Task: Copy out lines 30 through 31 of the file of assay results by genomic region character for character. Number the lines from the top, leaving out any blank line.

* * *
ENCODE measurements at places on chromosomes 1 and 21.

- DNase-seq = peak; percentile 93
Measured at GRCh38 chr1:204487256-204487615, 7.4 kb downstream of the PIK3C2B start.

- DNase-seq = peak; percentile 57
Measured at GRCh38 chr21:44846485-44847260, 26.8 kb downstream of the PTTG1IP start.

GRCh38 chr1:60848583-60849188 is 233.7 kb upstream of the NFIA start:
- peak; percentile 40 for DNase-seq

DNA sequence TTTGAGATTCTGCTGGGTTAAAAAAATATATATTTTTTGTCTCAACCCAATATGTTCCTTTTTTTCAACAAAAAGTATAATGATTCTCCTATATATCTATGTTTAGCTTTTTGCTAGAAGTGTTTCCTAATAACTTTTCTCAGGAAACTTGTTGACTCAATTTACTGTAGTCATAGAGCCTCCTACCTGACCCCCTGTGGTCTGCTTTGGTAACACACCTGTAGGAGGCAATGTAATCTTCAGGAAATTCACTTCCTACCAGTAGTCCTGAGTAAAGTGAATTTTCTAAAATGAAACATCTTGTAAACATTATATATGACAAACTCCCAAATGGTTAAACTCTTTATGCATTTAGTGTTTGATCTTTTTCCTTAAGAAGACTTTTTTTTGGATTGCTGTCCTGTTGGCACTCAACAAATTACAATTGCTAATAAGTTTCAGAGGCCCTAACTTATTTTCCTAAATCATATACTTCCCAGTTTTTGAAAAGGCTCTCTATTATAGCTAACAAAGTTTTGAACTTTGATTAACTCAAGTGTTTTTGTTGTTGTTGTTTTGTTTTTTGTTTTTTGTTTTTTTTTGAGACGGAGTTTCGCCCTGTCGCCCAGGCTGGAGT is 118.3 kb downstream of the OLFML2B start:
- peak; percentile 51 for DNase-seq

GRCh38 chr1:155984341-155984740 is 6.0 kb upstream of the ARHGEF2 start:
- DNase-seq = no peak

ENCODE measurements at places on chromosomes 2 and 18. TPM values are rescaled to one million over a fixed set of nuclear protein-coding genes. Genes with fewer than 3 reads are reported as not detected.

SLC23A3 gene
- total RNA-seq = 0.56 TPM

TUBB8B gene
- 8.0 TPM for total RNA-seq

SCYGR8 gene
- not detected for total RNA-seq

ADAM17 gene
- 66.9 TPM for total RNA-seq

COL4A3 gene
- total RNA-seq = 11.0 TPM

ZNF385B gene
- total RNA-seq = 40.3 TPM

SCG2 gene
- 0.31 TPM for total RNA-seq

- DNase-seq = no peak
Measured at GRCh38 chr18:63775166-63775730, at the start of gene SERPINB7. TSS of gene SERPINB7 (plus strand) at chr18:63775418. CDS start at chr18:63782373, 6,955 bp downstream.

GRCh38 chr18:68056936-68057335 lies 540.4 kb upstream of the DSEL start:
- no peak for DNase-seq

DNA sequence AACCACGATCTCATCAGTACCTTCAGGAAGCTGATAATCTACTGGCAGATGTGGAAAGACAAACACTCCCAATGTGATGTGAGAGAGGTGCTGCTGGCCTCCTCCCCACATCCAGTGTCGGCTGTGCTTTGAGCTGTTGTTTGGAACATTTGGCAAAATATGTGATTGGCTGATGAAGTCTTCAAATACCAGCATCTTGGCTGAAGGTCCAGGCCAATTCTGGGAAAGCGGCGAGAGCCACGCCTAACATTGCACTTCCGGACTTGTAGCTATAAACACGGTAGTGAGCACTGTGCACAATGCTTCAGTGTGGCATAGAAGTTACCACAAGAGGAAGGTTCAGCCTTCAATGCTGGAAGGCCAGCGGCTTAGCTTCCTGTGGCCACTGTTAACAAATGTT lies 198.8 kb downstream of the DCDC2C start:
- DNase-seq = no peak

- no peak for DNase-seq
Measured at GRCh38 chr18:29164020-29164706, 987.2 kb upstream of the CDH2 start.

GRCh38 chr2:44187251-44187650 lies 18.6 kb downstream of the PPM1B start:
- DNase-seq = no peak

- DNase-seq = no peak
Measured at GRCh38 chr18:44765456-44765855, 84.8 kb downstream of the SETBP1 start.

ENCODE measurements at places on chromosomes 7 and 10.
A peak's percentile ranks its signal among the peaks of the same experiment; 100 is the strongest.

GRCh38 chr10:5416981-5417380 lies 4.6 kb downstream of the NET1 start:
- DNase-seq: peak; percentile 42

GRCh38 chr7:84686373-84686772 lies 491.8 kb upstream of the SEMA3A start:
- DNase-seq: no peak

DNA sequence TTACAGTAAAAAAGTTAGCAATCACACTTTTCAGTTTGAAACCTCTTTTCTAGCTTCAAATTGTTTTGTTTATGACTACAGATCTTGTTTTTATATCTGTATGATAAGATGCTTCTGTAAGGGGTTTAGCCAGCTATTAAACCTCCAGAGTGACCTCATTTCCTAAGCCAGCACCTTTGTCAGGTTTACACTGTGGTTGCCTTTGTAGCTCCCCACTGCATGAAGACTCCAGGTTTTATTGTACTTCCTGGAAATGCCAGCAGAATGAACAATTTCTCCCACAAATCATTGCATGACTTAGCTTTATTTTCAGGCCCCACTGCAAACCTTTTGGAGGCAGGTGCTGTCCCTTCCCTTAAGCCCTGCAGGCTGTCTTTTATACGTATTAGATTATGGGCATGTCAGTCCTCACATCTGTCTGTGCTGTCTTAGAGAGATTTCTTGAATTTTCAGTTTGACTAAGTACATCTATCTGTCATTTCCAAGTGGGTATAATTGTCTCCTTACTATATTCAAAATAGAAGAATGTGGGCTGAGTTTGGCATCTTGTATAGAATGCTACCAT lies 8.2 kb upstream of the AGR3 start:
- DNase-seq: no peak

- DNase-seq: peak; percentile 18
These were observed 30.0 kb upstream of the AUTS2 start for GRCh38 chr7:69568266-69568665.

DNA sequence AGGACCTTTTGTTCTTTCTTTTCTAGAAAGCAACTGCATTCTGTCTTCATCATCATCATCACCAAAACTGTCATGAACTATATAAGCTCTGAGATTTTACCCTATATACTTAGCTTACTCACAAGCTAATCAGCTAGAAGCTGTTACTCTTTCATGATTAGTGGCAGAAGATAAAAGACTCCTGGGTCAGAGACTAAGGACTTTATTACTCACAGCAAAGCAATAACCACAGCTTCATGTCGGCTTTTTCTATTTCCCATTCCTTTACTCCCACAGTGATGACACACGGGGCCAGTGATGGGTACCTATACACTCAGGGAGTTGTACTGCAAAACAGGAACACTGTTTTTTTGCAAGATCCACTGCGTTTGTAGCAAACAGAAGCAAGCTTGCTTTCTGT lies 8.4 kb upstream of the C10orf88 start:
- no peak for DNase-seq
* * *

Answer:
- no peak for DNase-seq

DNA sequence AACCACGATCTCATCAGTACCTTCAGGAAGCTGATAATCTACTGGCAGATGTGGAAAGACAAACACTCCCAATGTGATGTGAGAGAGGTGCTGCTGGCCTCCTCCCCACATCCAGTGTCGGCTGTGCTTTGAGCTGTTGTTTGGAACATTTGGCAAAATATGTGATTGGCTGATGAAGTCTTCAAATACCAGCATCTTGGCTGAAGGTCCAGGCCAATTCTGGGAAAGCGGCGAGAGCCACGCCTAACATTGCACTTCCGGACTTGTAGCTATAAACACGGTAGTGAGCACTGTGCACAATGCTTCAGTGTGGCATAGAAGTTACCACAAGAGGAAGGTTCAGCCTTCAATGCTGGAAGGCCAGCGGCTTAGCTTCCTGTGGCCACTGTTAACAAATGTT lies 198.8 kb downstream of the DCDC2C start: